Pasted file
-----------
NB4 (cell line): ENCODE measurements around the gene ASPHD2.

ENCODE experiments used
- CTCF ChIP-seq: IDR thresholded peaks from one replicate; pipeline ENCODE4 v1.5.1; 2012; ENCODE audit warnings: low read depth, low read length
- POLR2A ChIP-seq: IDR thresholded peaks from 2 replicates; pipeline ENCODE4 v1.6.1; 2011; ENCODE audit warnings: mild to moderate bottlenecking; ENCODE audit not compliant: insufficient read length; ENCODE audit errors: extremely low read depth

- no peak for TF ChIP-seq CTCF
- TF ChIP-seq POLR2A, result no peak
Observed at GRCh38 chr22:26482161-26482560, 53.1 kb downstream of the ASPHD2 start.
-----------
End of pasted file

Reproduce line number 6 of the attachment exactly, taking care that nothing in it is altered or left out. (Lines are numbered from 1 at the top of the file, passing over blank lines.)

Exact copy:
- TF ChIP-seq POLR2A, result no peak